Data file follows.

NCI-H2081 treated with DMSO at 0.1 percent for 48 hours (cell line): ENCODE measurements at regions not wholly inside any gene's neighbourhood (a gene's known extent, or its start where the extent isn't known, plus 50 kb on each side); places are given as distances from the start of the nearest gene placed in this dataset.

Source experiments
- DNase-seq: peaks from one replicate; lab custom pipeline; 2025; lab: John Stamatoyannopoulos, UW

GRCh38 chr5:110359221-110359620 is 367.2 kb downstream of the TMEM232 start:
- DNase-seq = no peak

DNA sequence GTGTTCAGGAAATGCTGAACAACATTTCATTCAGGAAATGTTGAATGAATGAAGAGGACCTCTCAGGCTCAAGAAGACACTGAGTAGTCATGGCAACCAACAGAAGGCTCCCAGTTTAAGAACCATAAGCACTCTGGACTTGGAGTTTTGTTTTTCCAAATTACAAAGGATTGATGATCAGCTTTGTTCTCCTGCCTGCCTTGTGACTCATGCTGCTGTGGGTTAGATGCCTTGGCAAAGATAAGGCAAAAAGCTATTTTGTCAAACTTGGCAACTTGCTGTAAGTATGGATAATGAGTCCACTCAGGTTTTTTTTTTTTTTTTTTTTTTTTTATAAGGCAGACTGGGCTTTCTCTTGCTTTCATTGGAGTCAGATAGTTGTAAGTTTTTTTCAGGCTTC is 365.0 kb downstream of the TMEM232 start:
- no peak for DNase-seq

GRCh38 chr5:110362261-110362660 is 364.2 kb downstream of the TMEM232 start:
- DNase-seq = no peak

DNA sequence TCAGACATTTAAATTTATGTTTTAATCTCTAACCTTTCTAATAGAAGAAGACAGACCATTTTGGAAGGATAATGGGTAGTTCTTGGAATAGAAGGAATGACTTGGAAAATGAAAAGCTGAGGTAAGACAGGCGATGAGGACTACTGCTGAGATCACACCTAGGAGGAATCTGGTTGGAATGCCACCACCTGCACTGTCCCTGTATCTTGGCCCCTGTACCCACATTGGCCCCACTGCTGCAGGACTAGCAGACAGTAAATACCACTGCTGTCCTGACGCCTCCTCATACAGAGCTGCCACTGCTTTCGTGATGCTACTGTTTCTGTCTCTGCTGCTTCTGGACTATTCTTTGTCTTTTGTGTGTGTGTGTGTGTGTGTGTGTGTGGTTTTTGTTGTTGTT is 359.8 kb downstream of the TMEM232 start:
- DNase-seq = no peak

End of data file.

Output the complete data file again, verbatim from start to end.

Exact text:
NCI-H2081 treated with DMSO at 0.1 percent for 48 hours (cell line): ENCODE measurements at regions not wholly inside any gene's neighbourhood (a gene's known extent, or its start where the extent isn't known, plus 50 kb on each side); places are given as distances from the start of the nearest gene placed in this dataset.

Source experiments
- DNase-seq: peaks from one replicate; lab custom pipeline; 2025; lab: John Stamatoyannopoulos, UW

GRCh38 chr5:110359221-110359620 is 367.2 kb downstream of the TMEM232 start:
- DNase-seq = no peak

DNA sequence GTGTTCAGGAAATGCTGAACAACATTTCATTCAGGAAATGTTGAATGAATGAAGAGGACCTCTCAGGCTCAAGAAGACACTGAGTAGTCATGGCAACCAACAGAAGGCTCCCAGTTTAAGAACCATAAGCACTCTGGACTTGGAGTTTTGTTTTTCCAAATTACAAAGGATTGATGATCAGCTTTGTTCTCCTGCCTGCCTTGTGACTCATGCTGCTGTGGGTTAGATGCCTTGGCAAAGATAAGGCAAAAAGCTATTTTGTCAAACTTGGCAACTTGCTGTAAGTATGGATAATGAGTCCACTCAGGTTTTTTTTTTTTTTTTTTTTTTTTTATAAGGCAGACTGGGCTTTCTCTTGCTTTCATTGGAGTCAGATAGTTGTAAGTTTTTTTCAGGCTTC is 365.0 kb downstream of the TMEM232 start:
- no peak for DNase-seq

GRCh38 chr5:110362261-110362660 is 364.2 kb downstream of the TMEM232 start:
- DNase-seq = no peak

DNA sequence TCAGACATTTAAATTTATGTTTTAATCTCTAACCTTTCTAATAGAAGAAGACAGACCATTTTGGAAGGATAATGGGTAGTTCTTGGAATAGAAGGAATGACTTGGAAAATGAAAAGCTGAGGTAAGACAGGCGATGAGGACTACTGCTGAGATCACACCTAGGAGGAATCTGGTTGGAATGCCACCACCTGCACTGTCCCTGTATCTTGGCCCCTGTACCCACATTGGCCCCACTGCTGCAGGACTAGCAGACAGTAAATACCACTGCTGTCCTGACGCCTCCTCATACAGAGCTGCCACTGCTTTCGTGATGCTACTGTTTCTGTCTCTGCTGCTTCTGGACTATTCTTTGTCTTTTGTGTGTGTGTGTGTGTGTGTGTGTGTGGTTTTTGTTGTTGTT is 359.8 kb downstream of the TMEM232 start:
- DNase-seq = no peak